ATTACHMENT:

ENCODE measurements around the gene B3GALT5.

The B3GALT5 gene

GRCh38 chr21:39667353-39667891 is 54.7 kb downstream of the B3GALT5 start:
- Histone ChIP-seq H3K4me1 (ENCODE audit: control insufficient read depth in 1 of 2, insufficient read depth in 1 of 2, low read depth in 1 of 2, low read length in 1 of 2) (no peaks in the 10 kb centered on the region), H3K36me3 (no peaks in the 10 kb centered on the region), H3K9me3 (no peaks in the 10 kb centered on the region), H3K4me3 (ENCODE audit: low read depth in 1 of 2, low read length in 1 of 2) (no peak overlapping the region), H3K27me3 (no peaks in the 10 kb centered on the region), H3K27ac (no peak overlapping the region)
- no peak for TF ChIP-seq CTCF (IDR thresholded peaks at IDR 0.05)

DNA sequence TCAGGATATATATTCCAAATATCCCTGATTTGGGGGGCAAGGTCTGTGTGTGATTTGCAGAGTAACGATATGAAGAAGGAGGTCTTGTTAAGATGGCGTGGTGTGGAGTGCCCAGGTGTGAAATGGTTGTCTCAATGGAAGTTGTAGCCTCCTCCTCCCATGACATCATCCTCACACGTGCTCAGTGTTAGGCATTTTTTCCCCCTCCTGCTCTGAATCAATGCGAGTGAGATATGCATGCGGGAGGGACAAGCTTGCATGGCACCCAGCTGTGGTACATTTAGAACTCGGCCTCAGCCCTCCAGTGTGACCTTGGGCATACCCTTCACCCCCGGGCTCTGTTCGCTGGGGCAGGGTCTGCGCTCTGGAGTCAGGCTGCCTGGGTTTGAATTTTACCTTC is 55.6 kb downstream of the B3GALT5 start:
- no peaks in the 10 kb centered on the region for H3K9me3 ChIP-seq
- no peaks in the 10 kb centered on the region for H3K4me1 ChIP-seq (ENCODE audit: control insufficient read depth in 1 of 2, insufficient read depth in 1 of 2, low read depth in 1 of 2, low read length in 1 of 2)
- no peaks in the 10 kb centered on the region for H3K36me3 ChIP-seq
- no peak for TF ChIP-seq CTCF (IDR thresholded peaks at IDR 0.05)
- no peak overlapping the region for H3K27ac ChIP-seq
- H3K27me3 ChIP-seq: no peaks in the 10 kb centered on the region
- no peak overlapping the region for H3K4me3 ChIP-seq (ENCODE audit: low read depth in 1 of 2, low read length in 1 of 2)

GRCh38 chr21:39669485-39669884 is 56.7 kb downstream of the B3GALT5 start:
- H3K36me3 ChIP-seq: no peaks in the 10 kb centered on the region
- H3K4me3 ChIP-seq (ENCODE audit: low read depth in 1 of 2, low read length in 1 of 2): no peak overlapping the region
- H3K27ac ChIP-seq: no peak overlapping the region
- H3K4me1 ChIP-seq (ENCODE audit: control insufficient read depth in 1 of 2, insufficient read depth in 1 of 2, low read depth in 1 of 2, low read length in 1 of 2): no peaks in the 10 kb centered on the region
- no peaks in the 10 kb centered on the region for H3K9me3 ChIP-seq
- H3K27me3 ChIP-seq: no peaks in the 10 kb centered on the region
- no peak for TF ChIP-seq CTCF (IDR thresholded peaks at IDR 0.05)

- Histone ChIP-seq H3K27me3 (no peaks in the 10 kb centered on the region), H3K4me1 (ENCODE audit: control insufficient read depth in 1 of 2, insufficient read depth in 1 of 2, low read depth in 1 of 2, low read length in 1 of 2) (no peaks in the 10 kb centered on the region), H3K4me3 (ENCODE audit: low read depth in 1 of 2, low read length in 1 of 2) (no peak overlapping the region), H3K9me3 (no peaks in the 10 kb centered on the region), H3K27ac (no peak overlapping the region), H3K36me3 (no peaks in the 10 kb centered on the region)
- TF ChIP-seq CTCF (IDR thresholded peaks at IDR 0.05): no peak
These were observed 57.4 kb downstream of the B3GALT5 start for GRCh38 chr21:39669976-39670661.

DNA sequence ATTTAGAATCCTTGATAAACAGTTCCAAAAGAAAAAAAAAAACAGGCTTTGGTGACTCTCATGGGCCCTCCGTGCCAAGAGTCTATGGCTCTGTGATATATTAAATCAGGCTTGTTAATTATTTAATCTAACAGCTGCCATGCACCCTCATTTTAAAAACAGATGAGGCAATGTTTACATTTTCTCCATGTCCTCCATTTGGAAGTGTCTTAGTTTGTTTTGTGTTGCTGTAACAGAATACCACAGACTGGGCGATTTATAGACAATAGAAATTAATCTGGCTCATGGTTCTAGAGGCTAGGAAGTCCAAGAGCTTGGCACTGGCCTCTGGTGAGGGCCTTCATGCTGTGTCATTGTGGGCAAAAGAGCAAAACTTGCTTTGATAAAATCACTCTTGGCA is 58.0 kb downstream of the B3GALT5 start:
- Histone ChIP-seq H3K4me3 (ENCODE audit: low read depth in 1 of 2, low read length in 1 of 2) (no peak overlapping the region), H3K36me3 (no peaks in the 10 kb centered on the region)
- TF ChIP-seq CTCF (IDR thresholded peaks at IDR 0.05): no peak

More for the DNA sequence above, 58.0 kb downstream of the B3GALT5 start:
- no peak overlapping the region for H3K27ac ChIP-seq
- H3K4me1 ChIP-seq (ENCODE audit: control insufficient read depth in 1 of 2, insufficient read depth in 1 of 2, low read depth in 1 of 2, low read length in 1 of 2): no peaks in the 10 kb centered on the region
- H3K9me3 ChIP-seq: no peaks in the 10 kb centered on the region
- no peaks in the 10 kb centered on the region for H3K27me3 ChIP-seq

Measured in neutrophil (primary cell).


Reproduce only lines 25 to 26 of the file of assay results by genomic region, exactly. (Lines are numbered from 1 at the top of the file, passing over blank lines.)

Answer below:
DNA sequence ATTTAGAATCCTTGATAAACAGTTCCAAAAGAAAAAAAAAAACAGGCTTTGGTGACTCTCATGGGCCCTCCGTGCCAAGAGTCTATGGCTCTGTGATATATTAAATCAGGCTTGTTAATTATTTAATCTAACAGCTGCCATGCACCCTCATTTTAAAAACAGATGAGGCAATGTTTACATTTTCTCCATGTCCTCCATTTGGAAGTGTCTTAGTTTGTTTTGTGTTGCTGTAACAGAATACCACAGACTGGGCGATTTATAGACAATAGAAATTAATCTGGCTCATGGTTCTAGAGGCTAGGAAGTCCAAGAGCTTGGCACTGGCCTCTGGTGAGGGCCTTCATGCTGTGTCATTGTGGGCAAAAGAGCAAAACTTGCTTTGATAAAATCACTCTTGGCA is 58.0 kb downstream of the B3GALT5 start:
- Histone ChIP-seq H3K4me3 (ENCODE audit: low read depth in 1 of 2, low read length in 1 of 2) (no peak overlapping the region), H3K36me3 (no peaks in the 10 kb centered on the region)